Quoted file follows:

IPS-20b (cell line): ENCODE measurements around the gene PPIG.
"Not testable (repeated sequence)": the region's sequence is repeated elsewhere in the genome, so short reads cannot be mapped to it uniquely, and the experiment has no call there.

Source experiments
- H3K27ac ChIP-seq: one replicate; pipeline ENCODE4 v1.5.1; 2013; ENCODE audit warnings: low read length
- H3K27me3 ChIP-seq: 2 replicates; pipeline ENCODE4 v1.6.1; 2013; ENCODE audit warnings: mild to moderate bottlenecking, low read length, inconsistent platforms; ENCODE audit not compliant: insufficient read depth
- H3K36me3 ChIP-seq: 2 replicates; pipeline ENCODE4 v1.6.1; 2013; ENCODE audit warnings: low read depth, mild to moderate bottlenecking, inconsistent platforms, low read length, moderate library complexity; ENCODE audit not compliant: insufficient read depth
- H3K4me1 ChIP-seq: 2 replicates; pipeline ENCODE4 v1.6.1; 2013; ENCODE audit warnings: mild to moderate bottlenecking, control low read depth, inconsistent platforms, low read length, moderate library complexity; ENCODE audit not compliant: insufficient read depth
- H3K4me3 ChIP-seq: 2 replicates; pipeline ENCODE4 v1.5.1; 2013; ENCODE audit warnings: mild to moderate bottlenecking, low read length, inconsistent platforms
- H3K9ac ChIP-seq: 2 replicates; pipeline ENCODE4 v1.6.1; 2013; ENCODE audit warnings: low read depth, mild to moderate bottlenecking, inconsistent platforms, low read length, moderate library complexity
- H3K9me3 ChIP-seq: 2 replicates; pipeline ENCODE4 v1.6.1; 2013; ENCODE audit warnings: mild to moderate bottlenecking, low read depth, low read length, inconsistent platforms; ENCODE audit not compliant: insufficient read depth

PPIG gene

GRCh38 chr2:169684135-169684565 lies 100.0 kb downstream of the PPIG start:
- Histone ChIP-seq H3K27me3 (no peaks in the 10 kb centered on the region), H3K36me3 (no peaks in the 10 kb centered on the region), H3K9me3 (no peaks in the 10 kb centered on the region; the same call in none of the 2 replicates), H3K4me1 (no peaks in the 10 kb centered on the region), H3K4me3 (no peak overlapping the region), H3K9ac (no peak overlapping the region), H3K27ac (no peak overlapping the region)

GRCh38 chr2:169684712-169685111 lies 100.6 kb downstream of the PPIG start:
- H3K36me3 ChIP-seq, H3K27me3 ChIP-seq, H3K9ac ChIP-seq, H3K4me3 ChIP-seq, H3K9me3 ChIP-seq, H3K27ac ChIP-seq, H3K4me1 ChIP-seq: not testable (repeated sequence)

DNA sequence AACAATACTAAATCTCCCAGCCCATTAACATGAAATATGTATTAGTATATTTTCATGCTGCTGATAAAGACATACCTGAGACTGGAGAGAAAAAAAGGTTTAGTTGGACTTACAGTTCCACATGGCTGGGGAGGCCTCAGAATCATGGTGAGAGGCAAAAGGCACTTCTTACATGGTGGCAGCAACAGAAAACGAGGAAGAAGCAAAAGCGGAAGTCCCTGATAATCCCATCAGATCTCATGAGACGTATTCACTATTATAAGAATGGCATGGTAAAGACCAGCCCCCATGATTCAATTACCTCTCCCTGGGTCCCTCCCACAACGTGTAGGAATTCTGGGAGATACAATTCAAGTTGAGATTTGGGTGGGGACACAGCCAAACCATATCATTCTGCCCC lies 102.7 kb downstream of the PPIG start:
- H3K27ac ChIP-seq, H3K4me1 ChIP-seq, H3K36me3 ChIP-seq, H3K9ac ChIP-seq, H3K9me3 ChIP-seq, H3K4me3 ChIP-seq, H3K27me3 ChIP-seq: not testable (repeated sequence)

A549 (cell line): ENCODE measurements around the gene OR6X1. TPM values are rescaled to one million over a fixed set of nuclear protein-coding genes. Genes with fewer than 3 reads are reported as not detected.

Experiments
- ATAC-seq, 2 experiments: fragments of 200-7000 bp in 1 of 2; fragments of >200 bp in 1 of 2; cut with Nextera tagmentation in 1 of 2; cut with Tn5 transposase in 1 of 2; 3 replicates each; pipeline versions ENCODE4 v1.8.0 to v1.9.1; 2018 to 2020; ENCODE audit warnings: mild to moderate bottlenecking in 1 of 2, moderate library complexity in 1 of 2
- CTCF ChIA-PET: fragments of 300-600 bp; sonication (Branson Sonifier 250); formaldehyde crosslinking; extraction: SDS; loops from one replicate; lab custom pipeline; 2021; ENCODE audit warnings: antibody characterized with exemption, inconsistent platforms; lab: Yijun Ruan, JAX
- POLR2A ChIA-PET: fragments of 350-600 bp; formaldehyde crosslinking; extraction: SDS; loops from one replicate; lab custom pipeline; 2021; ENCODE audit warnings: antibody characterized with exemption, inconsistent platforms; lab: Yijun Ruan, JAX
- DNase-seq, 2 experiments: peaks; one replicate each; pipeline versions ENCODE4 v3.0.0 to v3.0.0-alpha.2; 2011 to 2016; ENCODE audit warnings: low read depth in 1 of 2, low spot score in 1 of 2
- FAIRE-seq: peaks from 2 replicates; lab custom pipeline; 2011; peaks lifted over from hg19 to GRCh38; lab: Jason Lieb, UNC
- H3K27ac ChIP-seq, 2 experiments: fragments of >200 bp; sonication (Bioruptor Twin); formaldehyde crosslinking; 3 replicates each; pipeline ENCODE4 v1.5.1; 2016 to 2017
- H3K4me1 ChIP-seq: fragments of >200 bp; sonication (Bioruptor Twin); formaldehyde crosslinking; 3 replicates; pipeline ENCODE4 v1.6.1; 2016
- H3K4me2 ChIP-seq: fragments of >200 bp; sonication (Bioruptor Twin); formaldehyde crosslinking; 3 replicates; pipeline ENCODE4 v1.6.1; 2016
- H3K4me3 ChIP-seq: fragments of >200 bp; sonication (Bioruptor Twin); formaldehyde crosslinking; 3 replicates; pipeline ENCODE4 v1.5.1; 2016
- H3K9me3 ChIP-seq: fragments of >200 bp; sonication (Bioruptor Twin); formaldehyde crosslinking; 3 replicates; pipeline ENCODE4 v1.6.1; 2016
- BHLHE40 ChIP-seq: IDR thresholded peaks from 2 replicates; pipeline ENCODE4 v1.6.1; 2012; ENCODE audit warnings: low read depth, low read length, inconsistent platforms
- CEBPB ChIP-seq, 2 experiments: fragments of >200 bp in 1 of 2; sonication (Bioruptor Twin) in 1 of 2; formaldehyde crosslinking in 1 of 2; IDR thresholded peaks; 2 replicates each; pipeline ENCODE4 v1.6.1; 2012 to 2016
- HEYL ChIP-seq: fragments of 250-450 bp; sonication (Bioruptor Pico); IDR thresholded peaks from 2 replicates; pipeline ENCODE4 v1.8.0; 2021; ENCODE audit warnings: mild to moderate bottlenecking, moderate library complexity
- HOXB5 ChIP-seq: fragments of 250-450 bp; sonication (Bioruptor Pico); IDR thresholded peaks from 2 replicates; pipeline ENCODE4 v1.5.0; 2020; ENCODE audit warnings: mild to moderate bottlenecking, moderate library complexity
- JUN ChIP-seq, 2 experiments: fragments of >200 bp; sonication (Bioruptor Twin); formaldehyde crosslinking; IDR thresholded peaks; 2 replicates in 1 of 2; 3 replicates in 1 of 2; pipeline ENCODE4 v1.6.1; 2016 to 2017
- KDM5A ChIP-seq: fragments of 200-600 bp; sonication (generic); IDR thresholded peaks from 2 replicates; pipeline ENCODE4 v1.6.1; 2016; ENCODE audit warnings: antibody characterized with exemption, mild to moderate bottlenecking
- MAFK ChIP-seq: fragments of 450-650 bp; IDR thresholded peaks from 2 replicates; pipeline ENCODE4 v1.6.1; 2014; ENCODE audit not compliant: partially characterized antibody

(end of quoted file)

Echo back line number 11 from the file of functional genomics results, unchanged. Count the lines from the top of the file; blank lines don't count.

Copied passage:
PPIG gene